"Willows whiten, aspens quiver,
Little breezes dusk and shiver
Thro' the wave that runs for ever
By the island in the river
Flowing down to Camelot.
Four gray walls, and four gray towers,
Overlook a space of flowers,
And the silent isle imbowers
The Lady of Shalott."
I'm actually not one for poetry. Give me a novel any day - a fantasy, a mystery, a classic - for adults, young adults, kids. I'm not picky. When I am left to my own devices, I tend to gravitate toward young adult fantasy and 19th/early 20th century literature, usually British - but I also enjoy reading outside of my comfort zone and trying out something I wouldn't normally pick up. (Except horror. I don't do horror.)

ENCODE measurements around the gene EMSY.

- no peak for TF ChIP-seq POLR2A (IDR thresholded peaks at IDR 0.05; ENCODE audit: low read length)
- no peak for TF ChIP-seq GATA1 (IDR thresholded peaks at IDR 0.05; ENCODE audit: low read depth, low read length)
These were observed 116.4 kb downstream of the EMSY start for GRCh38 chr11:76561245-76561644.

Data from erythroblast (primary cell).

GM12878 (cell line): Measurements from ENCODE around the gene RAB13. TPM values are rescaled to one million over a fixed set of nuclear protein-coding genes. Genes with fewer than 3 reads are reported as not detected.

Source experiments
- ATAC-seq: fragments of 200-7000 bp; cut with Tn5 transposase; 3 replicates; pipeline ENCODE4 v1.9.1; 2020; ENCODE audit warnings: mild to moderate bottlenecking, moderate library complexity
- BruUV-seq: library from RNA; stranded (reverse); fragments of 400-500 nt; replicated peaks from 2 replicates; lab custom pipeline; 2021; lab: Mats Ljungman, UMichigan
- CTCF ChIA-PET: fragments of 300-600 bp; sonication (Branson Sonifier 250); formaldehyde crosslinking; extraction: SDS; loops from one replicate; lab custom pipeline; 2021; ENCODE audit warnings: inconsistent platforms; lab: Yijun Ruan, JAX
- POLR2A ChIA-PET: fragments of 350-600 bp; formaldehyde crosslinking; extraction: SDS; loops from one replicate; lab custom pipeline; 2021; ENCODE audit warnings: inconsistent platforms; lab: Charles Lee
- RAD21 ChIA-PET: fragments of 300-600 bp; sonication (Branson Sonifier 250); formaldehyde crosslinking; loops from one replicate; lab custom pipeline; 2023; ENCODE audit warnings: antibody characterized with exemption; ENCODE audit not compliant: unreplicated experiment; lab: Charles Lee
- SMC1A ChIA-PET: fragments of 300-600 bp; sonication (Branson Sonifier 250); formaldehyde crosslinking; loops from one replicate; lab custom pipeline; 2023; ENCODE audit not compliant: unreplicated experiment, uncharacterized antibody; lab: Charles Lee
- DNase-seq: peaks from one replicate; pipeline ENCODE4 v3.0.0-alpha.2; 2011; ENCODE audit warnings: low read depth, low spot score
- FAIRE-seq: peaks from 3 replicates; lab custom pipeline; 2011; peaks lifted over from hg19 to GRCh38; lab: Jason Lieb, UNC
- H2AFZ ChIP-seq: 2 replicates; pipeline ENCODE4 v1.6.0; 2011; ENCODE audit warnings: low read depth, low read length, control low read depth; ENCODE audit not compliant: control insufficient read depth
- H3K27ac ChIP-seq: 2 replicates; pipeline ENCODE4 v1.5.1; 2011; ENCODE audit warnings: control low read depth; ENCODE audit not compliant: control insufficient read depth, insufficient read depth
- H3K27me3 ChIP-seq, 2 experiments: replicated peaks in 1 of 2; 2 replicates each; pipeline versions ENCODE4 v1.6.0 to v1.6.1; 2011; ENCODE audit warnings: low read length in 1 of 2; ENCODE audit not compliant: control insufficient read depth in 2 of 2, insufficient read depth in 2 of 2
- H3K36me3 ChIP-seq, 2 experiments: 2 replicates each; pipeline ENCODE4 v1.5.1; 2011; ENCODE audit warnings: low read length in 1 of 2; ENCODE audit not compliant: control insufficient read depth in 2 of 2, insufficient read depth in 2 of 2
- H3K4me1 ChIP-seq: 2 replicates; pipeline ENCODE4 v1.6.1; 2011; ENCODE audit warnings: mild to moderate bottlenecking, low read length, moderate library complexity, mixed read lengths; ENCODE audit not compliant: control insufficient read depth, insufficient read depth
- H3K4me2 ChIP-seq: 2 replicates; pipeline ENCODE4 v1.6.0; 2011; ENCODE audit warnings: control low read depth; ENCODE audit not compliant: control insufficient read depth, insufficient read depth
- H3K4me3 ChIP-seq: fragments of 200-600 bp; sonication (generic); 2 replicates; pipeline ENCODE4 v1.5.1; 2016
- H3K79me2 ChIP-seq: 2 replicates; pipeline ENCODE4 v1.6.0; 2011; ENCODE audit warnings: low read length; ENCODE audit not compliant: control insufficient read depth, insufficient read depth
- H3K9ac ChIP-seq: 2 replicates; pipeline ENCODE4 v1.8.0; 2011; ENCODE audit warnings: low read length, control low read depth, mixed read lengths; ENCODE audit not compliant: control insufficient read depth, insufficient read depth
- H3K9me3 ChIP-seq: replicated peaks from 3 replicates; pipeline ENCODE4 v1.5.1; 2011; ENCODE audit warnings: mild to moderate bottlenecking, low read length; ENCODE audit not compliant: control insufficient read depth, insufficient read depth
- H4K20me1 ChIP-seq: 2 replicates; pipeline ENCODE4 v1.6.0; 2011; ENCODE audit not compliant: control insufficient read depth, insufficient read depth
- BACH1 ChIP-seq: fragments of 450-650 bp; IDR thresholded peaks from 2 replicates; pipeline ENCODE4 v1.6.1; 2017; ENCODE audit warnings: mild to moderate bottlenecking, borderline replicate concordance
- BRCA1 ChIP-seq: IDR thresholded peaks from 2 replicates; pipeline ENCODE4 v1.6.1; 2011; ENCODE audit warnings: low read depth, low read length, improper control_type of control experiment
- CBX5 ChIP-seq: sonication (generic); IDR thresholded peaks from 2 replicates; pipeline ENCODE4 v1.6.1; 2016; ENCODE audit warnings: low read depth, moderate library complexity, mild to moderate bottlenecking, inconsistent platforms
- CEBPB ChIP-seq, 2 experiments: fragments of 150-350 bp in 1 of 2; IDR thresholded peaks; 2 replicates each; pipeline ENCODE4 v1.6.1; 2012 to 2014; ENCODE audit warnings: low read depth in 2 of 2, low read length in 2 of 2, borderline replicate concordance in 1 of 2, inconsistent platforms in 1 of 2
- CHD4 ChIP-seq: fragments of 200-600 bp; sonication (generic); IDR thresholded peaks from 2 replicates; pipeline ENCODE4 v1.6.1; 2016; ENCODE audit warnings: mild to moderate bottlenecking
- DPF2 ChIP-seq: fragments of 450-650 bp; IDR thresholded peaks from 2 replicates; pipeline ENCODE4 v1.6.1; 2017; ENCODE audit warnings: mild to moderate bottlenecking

What I am a complete sucker for, though, are adaptive works, hence the poem quoted above. There is something about some stories that catches my attention and holds it, no matter how many times I read them. I love being lost in a world and I love seeing how different authors change stories over time - how they understand the story, its characters, its plot. I love seeing characters taken out of their usual setting and put somewhere else, sometime else and seeing how that affects them and their story. And this love is not limited to books and writing. Film adaptations, musical adaptations, YouTube adaptations and the even more recent move to transmedia adaptations being put together by creative people like the ones at Pemberley Digital - it's truly amazing how stories and characters are growing and being brought to life in so many different ways!